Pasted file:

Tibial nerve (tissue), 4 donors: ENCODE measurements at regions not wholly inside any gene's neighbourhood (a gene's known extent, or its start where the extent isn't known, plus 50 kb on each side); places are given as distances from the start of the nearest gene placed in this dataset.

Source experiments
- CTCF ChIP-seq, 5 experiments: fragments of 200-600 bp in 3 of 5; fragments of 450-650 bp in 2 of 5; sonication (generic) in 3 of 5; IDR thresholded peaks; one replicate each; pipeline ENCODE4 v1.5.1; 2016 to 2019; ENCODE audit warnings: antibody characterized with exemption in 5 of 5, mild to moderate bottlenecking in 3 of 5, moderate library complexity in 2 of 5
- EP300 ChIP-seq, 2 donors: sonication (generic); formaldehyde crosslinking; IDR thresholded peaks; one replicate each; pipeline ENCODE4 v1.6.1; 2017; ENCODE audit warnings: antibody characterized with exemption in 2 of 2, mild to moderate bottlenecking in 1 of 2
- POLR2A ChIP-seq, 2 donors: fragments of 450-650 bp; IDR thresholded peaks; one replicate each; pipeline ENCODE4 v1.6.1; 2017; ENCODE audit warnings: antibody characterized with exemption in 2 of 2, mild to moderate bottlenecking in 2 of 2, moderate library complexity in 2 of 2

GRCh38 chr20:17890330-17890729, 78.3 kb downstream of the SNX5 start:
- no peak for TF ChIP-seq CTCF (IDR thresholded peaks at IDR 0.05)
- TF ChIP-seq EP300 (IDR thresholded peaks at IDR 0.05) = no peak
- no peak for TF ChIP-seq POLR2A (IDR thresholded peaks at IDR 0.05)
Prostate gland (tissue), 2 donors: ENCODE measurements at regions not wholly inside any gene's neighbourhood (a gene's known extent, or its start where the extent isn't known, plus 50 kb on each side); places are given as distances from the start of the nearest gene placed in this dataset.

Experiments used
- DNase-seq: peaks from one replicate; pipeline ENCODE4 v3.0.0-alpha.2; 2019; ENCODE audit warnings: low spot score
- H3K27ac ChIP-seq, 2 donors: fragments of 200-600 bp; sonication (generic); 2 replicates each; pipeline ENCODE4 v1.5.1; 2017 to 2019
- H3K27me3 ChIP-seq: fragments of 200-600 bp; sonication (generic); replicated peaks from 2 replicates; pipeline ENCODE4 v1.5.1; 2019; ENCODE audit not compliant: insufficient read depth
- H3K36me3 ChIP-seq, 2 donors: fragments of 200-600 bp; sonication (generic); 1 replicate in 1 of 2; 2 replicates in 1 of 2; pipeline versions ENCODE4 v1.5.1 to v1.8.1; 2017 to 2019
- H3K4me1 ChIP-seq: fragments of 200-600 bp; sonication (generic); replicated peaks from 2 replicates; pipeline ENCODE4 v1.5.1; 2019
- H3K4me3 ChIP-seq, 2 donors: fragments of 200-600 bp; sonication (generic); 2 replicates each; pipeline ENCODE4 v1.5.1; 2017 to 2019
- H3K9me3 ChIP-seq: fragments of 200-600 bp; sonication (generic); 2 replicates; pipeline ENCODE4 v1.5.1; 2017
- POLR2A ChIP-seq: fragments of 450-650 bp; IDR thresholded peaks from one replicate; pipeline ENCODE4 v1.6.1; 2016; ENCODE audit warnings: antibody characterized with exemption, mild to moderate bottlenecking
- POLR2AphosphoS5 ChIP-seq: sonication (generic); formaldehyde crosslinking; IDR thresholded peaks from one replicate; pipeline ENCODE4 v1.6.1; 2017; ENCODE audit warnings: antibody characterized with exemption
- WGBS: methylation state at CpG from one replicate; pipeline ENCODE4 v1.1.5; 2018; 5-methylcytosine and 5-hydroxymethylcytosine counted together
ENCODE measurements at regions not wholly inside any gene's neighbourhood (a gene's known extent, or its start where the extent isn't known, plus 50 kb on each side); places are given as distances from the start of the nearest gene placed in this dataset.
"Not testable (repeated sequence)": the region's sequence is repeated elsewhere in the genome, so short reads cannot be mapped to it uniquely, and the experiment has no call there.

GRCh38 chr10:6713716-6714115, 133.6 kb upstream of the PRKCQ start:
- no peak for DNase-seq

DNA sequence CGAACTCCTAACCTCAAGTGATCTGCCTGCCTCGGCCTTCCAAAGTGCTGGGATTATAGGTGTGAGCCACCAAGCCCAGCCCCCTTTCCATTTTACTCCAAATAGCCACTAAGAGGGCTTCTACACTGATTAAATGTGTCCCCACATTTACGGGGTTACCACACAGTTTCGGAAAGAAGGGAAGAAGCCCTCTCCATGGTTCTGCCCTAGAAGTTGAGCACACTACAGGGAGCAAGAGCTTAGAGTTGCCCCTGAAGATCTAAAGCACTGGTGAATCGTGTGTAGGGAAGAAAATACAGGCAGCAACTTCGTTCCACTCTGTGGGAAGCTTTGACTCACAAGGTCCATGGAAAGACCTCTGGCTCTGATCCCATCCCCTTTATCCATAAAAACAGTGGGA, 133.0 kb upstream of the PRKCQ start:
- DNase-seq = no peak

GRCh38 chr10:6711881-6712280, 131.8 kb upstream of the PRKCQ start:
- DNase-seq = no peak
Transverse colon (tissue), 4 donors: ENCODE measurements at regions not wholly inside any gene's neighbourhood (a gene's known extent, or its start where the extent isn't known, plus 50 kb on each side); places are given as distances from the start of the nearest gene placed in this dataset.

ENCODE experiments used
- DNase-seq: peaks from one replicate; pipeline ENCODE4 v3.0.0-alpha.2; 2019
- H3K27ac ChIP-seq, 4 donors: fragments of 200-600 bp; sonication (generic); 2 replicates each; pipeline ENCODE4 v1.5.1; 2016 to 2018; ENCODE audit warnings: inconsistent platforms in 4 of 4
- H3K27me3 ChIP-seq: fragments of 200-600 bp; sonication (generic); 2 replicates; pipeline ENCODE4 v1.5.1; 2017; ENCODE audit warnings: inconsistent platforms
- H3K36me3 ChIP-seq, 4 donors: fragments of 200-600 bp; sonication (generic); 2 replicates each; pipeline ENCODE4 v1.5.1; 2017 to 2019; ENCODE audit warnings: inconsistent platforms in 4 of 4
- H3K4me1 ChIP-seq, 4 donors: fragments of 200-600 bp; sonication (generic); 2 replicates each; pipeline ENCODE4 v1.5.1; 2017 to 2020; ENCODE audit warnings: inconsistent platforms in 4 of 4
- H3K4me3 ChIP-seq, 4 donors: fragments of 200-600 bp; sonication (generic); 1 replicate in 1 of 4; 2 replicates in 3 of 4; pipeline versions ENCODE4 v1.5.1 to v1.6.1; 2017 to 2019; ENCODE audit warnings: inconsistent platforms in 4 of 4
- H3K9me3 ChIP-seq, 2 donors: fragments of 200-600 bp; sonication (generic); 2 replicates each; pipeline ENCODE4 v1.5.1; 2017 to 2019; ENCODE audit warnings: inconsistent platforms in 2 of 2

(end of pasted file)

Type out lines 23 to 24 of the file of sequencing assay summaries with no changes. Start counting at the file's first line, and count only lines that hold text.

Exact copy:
"Not testable (repeated sequence)": the region's sequence is repeated elsewhere in the genome, so short reads cannot be mapped to it uniquely, and the experiment has no call there.

GRCh38 chr10:6713716-6714115, 133.6 kb upstream of the PRKCQ start: